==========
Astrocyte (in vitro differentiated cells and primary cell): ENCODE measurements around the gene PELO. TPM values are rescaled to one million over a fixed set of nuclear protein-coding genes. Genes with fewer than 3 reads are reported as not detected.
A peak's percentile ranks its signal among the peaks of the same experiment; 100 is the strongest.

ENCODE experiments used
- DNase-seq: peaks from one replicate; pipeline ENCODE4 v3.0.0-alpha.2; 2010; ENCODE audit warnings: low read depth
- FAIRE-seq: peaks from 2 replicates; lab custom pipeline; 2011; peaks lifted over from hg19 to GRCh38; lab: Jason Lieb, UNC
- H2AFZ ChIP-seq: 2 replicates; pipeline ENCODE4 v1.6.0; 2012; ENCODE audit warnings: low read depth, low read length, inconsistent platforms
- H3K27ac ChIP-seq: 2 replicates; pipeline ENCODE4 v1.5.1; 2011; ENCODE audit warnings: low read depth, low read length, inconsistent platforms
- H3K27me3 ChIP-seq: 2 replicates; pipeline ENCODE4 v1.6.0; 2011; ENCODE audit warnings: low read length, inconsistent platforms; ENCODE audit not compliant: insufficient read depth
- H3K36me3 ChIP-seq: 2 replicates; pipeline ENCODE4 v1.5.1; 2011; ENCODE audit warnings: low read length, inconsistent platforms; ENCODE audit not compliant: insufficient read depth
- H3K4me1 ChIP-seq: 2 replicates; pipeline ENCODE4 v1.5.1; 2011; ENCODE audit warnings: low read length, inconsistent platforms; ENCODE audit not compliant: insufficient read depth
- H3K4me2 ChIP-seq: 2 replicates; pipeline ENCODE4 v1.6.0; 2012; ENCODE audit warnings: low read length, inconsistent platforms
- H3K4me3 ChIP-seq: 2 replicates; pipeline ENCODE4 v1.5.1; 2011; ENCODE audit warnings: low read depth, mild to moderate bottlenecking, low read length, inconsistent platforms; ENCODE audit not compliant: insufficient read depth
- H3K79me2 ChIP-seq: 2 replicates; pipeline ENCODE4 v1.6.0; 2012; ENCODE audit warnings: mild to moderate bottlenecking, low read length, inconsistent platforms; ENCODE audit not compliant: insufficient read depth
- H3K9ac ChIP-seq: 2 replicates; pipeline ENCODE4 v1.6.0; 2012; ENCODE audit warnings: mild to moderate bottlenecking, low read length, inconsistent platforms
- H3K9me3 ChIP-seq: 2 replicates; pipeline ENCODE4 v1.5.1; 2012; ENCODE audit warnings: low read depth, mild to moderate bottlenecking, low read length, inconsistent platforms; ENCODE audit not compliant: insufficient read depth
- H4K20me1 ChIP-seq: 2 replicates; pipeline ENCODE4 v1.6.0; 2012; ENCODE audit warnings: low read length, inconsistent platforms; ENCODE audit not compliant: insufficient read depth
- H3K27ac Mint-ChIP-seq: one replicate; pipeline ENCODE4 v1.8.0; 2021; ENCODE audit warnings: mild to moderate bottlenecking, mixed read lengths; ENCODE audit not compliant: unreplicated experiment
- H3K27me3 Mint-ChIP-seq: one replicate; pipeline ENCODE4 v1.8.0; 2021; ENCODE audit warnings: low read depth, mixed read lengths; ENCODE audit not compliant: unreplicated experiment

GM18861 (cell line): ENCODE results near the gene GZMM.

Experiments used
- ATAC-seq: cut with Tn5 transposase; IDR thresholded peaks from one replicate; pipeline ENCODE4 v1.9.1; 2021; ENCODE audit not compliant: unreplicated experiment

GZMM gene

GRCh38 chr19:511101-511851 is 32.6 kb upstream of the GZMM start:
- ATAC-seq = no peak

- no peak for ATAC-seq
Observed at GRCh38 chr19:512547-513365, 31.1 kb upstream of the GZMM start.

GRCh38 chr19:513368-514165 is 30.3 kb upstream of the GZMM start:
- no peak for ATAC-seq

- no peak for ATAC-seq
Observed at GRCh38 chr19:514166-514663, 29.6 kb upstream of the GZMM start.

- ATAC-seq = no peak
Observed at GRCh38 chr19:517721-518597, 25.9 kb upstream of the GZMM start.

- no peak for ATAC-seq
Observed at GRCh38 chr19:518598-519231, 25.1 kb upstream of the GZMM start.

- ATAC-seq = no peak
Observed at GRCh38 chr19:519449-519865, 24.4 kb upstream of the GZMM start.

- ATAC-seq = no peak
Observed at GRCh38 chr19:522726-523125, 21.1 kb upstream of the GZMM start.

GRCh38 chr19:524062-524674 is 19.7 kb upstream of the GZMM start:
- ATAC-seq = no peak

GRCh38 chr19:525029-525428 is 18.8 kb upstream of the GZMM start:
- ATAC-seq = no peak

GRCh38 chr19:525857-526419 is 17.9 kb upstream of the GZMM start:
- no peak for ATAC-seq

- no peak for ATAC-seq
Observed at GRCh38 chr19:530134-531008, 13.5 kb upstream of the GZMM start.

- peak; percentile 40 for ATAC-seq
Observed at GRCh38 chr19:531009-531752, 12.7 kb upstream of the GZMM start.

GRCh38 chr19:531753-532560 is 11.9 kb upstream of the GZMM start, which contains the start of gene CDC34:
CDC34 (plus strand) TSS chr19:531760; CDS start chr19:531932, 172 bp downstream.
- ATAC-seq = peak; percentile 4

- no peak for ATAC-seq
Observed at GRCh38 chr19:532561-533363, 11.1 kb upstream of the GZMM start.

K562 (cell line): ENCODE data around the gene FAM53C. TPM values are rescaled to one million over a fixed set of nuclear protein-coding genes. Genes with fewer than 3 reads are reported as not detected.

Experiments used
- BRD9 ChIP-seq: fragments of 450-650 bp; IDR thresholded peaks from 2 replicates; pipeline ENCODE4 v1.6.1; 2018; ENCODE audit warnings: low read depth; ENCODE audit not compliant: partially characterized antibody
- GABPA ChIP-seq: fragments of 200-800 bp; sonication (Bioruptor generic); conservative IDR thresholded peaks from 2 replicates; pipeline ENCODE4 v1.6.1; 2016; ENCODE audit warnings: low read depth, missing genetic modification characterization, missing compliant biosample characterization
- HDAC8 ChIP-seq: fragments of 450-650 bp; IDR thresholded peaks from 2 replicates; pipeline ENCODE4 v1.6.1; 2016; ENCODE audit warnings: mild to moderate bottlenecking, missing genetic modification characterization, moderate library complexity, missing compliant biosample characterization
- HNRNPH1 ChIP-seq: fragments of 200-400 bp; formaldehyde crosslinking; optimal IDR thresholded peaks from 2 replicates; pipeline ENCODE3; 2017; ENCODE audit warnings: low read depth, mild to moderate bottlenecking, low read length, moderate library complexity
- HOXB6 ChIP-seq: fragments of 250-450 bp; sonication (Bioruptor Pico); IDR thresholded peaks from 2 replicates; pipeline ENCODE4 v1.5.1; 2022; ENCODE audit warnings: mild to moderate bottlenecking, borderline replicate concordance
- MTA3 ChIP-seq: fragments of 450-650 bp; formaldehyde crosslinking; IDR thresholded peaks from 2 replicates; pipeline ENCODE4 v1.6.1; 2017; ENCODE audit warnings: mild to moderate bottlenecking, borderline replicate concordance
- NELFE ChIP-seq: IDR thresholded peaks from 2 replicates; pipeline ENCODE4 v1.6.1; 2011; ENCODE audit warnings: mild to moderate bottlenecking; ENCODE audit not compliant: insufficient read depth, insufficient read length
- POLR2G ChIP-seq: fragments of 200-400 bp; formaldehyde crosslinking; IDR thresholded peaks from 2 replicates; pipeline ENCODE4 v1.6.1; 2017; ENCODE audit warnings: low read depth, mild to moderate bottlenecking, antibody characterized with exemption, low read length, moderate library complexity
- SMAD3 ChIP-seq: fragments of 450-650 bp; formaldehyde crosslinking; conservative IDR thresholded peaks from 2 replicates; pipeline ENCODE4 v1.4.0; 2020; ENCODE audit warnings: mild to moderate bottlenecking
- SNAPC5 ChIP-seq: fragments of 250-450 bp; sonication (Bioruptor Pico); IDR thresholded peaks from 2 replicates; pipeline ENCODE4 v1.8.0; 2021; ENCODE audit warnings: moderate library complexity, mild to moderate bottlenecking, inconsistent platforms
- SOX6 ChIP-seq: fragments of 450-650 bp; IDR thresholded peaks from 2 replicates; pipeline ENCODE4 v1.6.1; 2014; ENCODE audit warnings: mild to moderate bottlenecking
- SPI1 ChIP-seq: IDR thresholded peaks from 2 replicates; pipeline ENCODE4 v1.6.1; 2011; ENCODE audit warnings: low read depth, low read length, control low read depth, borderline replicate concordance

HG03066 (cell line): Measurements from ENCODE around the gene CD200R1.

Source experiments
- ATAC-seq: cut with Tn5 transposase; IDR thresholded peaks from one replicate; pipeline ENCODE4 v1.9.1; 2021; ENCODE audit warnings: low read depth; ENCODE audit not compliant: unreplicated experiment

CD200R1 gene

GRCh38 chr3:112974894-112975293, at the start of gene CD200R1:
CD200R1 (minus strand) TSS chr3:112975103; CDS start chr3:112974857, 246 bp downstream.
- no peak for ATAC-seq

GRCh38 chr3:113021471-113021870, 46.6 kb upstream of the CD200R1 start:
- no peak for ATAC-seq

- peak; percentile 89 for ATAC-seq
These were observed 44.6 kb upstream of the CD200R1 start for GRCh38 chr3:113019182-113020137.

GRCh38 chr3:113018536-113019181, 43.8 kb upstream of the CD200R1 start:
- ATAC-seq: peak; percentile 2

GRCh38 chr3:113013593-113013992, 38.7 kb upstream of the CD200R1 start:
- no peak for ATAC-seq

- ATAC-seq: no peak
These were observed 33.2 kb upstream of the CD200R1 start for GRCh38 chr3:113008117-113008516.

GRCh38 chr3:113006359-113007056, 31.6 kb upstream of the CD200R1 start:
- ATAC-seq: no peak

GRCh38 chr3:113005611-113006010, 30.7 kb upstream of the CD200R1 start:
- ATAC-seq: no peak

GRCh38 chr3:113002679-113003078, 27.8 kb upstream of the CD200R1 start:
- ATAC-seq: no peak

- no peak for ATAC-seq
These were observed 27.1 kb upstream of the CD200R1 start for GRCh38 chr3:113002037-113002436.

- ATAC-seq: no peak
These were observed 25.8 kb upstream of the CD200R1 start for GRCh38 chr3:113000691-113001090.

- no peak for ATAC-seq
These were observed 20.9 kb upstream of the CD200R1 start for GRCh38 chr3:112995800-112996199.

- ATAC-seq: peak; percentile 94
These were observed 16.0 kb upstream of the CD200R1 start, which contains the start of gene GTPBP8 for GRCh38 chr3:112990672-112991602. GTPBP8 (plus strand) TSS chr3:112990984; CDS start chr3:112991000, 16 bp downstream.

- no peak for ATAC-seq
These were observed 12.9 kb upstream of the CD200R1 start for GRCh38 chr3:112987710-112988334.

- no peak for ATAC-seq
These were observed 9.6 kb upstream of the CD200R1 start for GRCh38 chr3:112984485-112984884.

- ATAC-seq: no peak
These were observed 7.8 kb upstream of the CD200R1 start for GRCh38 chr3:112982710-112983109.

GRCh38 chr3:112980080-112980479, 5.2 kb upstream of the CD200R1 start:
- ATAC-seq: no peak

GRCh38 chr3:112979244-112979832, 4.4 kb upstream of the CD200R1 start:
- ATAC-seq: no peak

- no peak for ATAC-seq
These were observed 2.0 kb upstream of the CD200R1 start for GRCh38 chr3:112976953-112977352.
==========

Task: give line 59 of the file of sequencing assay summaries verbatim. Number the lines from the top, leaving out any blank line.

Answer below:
- HNRNPH1 ChIP-seq: fragments of 200-400 bp; formaldehyde crosslinking; optimal IDR thresholded peaks from 2 replicates; pipeline ENCODE3; 2017; ENCODE audit warnings: low read depth, mild to moderate bottlenecking, low read length, moderate library complexity